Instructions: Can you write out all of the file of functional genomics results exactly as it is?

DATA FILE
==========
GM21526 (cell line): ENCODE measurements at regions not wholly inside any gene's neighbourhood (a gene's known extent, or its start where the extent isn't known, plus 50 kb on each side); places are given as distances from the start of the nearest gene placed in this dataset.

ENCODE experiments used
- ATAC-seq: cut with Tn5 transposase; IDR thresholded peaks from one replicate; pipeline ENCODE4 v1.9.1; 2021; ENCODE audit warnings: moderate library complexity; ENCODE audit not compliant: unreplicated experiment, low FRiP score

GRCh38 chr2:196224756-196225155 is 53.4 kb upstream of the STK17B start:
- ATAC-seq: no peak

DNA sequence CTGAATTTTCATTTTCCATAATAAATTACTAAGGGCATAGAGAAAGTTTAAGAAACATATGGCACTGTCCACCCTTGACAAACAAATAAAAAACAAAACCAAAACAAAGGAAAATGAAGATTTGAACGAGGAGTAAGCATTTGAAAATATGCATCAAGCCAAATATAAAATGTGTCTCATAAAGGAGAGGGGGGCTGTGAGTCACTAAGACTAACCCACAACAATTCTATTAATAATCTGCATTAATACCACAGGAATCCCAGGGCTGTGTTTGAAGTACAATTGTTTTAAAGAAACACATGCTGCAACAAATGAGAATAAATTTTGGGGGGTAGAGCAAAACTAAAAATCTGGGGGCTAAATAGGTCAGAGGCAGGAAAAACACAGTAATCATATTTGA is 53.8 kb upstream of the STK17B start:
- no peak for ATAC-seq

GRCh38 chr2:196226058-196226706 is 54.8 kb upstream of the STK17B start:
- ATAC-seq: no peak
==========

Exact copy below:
GM21526 (cell line): ENCODE measurements at regions not wholly inside any gene's neighbourhood (a gene's known extent, or its start where the extent isn't known, plus 50 kb on each side); places are given as distances from the start of the nearest gene placed in this dataset.

ENCODE experiments used
- ATAC-seq: cut with Tn5 transposase; IDR thresholded peaks from one replicate; pipeline ENCODE4 v1.9.1; 2021; ENCODE audit warnings: moderate library complexity; ENCODE audit not compliant: unreplicated experiment, low FRiP score

GRCh38 chr2:196224756-196225155 is 53.4 kb upstream of the STK17B start:
- ATAC-seq: no peak

DNA sequence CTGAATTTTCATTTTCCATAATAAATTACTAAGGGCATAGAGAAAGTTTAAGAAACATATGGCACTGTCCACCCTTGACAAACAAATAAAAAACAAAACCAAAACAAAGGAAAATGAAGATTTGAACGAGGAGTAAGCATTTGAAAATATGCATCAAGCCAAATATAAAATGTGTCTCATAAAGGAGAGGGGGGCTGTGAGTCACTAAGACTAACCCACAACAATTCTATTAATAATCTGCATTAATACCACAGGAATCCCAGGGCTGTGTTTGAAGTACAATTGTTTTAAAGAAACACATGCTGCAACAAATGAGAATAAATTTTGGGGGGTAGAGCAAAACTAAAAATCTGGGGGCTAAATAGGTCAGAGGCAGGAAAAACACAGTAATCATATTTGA is 53.8 kb upstream of the STK17B start:
- no peak for ATAC-seq

GRCh38 chr2:196226058-196226706 is 54.8 kb upstream of the STK17B start:
- ATAC-seq: no peak